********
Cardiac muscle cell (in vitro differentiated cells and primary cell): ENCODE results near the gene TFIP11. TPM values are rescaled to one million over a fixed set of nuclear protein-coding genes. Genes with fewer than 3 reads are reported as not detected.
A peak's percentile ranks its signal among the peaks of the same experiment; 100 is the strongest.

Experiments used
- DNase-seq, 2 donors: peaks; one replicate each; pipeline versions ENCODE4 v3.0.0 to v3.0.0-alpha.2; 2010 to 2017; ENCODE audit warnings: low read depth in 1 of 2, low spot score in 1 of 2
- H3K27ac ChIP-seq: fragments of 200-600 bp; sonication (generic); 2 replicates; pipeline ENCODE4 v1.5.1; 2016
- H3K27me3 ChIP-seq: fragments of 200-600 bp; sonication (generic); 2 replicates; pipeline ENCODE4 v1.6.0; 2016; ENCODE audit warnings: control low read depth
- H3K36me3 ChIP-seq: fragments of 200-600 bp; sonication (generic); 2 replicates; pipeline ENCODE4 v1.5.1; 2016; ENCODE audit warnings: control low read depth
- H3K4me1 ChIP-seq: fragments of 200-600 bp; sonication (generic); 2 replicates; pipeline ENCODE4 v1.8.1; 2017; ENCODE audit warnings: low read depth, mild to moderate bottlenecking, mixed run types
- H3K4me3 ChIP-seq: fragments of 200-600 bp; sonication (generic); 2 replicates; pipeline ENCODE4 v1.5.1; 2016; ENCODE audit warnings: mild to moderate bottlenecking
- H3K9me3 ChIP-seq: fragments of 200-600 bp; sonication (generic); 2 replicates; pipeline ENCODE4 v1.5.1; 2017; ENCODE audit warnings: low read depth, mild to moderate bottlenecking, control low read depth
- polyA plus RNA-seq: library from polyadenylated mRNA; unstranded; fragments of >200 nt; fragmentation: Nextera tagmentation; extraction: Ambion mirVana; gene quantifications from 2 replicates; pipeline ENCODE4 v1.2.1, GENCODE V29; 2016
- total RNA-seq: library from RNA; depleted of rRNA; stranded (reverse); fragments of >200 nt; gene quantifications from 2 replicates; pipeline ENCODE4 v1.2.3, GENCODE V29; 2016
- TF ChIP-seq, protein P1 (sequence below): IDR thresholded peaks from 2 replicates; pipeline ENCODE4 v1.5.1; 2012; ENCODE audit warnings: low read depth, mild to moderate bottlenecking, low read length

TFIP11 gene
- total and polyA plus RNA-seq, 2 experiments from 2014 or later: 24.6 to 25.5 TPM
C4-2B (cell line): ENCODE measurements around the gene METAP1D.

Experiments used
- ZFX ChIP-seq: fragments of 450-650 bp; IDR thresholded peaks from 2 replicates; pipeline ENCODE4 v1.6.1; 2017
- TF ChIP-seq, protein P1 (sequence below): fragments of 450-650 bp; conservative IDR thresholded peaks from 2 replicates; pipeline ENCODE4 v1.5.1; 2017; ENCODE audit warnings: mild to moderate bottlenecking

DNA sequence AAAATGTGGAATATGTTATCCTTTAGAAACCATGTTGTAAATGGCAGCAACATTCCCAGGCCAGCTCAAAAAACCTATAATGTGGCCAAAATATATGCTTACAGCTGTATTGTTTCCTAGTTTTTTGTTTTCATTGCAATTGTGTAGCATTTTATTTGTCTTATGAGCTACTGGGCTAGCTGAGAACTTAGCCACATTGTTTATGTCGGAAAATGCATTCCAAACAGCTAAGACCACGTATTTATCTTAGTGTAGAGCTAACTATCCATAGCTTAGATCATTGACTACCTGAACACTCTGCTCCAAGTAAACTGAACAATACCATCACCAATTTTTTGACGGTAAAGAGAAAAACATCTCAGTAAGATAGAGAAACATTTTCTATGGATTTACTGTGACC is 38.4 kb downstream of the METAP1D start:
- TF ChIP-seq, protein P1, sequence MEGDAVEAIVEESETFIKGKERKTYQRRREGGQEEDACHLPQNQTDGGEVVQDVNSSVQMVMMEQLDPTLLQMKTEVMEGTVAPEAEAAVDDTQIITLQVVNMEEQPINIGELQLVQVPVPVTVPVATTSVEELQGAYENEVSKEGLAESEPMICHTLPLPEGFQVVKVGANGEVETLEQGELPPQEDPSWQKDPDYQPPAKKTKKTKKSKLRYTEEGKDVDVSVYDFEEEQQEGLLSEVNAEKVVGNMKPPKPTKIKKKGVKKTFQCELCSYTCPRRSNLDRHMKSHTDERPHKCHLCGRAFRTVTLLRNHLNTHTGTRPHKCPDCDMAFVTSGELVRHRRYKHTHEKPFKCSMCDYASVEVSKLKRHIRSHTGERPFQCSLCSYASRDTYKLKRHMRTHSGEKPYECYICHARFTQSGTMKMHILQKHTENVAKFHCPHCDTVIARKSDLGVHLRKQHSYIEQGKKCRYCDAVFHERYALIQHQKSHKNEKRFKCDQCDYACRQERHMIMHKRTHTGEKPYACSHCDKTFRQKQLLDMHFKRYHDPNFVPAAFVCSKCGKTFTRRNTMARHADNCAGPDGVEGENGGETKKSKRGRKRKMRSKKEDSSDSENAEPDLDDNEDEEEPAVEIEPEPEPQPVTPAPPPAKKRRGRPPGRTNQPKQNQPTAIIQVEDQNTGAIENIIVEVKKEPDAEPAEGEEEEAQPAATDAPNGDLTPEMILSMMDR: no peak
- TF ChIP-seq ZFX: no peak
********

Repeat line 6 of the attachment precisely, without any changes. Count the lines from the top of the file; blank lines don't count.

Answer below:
- H3K27me3 ChIP-seq: fragments of 200-600 bp; sonication (generic); 2 replicates; pipeline ENCODE4 v1.6.0; 2016; ENCODE audit warnings: control low read depth